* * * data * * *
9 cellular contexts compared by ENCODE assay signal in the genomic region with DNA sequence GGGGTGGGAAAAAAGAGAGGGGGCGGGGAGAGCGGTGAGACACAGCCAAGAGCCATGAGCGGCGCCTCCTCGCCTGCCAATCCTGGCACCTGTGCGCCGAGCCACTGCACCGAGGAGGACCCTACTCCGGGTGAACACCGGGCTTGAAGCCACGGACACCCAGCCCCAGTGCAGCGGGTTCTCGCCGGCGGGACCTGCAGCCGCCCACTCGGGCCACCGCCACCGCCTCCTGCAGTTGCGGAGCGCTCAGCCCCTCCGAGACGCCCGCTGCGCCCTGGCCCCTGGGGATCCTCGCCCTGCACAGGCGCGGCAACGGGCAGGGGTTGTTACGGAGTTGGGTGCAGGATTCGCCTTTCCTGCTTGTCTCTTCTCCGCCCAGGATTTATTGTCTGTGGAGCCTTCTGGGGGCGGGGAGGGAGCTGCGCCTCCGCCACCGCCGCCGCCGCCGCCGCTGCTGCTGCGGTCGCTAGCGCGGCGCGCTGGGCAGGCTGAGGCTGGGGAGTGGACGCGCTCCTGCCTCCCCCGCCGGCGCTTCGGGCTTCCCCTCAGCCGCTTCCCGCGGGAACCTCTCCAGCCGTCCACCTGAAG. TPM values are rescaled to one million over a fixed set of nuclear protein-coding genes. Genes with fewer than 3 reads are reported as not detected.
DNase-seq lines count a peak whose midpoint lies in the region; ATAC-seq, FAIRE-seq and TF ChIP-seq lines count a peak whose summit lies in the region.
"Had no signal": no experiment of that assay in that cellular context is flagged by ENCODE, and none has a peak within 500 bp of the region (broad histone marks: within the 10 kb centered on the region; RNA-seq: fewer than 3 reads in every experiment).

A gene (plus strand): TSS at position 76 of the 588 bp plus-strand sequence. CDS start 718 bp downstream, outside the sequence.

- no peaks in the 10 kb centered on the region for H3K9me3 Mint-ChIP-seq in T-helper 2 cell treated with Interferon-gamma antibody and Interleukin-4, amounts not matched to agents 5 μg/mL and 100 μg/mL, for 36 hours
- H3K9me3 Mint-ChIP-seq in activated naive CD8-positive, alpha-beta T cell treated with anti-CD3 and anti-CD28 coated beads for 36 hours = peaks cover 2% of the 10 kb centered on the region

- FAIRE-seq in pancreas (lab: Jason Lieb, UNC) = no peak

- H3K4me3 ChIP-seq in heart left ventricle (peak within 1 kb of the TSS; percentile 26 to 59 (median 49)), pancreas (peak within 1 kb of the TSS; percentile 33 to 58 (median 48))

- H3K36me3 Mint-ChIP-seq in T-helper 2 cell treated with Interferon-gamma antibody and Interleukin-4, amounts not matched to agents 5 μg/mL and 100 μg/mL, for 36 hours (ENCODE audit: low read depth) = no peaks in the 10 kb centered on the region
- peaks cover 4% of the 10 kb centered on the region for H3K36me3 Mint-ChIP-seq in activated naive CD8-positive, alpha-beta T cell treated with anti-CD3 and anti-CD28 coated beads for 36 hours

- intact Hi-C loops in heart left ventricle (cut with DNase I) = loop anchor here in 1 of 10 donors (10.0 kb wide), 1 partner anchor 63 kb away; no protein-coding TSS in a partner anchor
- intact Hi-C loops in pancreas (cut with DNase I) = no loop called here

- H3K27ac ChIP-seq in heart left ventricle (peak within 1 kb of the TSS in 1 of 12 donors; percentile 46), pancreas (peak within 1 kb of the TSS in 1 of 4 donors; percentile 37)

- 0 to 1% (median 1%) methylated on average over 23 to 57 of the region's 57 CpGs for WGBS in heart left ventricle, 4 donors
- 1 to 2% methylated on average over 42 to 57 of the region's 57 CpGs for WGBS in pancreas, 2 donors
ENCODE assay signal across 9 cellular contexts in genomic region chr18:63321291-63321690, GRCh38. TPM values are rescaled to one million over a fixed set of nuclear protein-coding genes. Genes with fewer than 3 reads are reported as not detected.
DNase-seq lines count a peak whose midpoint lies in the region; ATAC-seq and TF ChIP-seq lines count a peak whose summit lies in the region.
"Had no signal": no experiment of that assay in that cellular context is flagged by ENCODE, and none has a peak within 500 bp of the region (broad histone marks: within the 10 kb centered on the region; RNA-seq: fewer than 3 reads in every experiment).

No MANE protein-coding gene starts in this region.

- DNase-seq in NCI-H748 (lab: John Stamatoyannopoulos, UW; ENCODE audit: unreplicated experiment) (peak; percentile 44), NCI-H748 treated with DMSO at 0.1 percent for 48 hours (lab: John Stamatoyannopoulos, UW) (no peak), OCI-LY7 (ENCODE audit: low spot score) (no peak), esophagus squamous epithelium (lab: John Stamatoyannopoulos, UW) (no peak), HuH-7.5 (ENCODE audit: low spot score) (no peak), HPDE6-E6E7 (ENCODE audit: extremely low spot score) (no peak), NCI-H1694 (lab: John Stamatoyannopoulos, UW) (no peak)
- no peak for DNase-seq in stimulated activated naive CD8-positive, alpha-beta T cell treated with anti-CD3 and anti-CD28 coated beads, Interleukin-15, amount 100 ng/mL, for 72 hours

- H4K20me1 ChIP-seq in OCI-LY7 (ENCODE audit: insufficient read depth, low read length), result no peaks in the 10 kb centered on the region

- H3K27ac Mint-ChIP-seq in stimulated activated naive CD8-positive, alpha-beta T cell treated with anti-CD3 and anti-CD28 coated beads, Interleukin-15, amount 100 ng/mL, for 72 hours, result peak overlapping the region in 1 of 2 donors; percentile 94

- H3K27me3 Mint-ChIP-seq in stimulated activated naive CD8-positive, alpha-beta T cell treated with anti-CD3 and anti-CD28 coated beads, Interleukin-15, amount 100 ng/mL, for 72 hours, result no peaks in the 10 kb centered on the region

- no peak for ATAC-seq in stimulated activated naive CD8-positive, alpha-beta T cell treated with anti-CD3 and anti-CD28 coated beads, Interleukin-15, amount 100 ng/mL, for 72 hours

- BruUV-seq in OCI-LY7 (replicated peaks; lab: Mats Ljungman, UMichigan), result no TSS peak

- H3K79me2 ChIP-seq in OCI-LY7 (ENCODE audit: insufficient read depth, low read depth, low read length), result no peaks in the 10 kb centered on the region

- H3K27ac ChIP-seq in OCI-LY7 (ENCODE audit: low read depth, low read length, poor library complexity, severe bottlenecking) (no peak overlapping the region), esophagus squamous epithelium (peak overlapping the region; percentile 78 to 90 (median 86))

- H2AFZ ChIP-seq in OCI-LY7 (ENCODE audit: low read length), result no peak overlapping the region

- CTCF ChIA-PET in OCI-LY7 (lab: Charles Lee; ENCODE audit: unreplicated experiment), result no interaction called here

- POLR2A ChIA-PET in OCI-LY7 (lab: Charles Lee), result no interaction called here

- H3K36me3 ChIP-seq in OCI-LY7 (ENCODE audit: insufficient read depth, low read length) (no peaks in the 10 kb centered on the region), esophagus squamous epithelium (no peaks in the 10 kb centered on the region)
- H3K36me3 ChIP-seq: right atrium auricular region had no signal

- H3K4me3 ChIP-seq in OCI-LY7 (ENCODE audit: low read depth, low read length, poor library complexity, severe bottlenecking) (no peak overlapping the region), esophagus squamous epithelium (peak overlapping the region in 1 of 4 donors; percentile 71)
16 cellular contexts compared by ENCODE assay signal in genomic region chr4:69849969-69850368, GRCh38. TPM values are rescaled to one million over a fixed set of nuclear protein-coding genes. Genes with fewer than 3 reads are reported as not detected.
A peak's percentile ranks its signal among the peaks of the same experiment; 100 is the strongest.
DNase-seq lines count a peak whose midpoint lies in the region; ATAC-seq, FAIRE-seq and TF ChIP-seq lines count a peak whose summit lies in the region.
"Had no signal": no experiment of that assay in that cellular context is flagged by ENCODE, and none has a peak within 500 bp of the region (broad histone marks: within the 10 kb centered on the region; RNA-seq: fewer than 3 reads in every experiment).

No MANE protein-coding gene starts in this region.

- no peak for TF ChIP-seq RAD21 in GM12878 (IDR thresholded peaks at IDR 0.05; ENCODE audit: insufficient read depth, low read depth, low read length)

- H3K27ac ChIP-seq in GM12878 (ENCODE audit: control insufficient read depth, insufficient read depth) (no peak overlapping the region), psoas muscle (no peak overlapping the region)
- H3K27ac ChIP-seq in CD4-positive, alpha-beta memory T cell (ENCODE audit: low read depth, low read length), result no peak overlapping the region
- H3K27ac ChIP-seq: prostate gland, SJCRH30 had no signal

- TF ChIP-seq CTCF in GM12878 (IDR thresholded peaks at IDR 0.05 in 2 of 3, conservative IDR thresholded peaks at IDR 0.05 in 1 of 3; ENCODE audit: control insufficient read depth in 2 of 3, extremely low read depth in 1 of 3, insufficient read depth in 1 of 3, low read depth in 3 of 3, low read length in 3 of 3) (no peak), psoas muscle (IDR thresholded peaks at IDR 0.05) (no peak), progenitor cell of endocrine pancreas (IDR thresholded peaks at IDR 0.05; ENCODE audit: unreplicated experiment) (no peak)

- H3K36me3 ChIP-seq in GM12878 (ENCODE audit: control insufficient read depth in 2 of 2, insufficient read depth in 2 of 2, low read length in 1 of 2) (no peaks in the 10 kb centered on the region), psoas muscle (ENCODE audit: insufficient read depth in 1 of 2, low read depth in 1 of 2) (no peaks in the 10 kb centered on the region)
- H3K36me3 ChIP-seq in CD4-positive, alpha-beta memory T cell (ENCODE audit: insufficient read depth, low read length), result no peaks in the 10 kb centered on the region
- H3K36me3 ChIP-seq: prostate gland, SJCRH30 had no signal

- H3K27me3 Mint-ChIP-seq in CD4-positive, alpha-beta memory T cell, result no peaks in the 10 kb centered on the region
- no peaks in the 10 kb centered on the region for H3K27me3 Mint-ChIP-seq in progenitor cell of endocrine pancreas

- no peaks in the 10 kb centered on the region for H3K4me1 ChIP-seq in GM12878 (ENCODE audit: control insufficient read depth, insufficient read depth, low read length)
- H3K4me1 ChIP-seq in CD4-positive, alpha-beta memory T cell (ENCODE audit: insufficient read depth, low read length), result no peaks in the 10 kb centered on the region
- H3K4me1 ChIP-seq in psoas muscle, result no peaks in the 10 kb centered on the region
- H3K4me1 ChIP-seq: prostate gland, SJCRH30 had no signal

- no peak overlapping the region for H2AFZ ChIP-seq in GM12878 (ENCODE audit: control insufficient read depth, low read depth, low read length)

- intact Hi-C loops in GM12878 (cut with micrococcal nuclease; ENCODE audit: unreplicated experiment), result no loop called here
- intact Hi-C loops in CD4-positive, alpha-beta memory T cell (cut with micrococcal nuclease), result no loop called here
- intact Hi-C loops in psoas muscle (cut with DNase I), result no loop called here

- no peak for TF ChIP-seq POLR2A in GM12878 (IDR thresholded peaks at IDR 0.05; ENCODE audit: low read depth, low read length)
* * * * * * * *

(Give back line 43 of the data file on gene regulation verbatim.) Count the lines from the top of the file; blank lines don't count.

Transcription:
- H3K27ac ChIP-seq: prostate gland, SJCRH30 had no signal